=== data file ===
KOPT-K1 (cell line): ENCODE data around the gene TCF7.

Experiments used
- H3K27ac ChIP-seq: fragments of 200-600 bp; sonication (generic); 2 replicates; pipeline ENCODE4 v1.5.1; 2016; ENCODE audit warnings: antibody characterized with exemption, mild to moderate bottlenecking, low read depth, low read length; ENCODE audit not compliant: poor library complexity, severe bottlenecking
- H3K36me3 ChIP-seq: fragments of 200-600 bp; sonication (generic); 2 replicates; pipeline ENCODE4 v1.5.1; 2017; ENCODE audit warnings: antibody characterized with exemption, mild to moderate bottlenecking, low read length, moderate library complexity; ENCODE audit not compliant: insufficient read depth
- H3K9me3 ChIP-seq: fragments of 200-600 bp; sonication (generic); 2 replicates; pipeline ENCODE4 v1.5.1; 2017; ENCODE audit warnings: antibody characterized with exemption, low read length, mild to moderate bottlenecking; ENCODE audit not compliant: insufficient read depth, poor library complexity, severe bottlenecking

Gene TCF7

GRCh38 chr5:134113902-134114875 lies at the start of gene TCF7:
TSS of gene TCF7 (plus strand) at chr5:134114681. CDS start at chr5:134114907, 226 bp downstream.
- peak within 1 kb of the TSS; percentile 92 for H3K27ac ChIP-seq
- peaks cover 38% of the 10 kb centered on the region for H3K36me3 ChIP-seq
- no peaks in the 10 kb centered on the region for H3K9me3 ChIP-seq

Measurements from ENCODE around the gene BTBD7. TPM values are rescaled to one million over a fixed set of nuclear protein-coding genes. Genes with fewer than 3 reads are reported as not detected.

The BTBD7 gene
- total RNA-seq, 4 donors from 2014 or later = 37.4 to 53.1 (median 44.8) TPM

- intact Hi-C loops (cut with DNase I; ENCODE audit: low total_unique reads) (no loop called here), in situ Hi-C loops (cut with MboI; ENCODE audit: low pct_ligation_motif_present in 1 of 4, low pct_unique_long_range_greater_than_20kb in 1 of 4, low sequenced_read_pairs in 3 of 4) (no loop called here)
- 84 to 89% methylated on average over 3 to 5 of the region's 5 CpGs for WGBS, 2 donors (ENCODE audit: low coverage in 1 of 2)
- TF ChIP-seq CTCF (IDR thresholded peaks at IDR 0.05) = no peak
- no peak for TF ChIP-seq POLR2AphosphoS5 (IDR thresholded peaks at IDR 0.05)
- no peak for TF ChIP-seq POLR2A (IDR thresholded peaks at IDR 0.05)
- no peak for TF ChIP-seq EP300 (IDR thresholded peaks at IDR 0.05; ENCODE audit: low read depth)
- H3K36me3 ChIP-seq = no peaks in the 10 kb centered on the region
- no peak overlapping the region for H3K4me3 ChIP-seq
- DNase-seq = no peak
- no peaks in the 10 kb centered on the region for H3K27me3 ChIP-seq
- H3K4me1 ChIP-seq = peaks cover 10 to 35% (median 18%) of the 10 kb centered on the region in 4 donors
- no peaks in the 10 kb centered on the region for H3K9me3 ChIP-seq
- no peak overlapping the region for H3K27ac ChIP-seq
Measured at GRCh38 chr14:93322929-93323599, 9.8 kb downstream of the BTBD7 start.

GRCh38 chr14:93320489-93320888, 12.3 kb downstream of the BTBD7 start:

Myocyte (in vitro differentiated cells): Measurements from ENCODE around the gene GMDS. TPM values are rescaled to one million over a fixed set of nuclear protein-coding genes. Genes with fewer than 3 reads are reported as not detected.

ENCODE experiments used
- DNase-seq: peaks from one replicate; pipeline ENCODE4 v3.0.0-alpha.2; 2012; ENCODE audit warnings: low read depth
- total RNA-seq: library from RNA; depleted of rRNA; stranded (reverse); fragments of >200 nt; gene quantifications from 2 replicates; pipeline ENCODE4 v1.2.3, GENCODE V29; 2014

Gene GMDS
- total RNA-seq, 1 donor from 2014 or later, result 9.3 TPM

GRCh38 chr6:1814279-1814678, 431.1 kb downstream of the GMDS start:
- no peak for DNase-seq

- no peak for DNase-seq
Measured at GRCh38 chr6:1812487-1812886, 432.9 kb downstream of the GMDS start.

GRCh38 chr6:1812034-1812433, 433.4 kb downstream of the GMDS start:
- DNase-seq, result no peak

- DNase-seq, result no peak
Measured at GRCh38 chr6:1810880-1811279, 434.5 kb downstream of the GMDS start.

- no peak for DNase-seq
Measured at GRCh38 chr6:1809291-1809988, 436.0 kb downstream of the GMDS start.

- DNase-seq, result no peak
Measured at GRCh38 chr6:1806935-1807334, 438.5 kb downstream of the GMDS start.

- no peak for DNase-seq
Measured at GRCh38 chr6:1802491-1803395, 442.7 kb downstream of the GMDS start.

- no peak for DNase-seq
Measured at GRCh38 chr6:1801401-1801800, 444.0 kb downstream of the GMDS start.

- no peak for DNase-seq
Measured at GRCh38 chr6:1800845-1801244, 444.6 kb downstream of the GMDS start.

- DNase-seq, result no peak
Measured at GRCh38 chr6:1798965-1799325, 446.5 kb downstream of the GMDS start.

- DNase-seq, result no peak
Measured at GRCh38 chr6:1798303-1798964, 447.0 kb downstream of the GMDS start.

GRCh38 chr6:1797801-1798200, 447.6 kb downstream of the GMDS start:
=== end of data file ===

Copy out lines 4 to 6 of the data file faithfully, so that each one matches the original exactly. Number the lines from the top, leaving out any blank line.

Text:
- H3K36me3 ChIP-seq: fragments of 200-600 bp; sonication (generic); 2 replicates; pipeline ENCODE4 v1.5.1; 2017; ENCODE audit warnings: antibody characterized with exemption, mild to moderate bottlenecking, low read length, moderate library complexity; ENCODE audit not compliant: insufficient read depth
- H3K9me3 ChIP-seq: fragments of 200-600 bp; sonication (generic); 2 replicates; pipeline ENCODE4 v1.5.1; 2017; ENCODE audit warnings: antibody characterized with exemption, low read length, mild to moderate bottlenecking; ENCODE audit not compliant: insufficient read depth, poor library complexity, severe bottlenecking

Gene TCF7